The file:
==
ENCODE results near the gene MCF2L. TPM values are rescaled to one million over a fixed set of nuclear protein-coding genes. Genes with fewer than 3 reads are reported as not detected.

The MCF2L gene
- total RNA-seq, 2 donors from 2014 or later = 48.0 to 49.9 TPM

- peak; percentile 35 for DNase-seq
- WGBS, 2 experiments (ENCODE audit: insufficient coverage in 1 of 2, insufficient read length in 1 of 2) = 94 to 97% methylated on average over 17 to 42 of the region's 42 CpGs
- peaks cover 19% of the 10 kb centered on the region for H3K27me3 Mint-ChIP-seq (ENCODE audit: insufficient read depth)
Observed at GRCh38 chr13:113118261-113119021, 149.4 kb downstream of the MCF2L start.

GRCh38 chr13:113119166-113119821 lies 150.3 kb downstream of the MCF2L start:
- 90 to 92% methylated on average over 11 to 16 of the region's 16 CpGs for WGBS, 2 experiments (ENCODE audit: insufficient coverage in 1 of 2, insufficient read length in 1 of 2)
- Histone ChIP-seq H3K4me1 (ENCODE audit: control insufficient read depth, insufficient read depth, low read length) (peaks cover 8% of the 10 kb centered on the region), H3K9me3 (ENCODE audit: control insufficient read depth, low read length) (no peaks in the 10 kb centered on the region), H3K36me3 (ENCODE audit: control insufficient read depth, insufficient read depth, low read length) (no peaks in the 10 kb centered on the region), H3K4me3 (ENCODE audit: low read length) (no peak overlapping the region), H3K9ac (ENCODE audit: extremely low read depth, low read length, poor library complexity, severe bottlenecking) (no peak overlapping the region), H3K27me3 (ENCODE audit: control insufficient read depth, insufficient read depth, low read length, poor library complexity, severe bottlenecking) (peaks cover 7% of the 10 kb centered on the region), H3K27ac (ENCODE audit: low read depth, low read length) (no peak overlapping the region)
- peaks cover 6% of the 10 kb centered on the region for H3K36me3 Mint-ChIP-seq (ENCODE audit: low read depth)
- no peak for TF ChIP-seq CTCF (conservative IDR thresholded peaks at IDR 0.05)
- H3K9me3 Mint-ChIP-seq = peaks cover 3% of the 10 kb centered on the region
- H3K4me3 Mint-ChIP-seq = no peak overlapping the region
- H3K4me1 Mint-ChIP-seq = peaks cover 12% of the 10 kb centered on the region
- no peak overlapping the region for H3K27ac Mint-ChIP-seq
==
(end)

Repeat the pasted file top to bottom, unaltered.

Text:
ENCODE results near the gene MCF2L. TPM values are rescaled to one million over a fixed set of nuclear protein-coding genes. Genes with fewer than 3 reads are reported as not detected.

The MCF2L gene
- total RNA-seq, 2 donors from 2014 or later = 48.0 to 49.9 TPM

- peak; percentile 35 for DNase-seq
- WGBS, 2 experiments (ENCODE audit: insufficient coverage in 1 of 2, insufficient read length in 1 of 2) = 94 to 97% methylated on average over 17 to 42 of the region's 42 CpGs
- peaks cover 19% of the 10 kb centered on the region for H3K27me3 Mint-ChIP-seq (ENCODE audit: insufficient read depth)
Observed at GRCh38 chr13:113118261-113119021, 149.4 kb downstream of the MCF2L start.

GRCh38 chr13:113119166-113119821 lies 150.3 kb downstream of the MCF2L start:
- 90 to 92% methylated on average over 11 to 16 of the region's 16 CpGs for WGBS, 2 experiments (ENCODE audit: insufficient coverage in 1 of 2, insufficient read length in 1 of 2)
- Histone ChIP-seq H3K4me1 (ENCODE audit: control insufficient read depth, insufficient read depth, low read length) (peaks cover 8% of the 10 kb centered on the region), H3K9me3 (ENCODE audit: control insufficient read depth, low read length) (no peaks in the 10 kb centered on the region), H3K36me3 (ENCODE audit: control insufficient read depth, insufficient read depth, low read length) (no peaks in the 10 kb centered on the region), H3K4me3 (ENCODE audit: low read length) (no peak overlapping the region), H3K9ac (ENCODE audit: extremely low read depth, low read length, poor library complexity, severe bottlenecking) (no peak overlapping the region), H3K27me3 (ENCODE audit: control insufficient read depth, insufficient read depth, low read length, poor library complexity, severe bottlenecking) (peaks cover 7% of the 10 kb centered on the region), H3K27ac (ENCODE audit: low read depth, low read length) (no peak overlapping the region)
- peaks cover 6% of the 10 kb centered on the region for H3K36me3 Mint-ChIP-seq (ENCODE audit: low read depth)
- no peak for TF ChIP-seq CTCF (conservative IDR thresholded peaks at IDR 0.05)
- H3K9me3 Mint-ChIP-seq = peaks cover 3% of the 10 kb centered on the region
- H3K4me3 Mint-ChIP-seq = no peak overlapping the region
- H3K4me1 Mint-ChIP-seq = peaks cover 12% of the 10 kb centered on the region
- no peak overlapping the region for H3K27ac Mint-ChIP-seq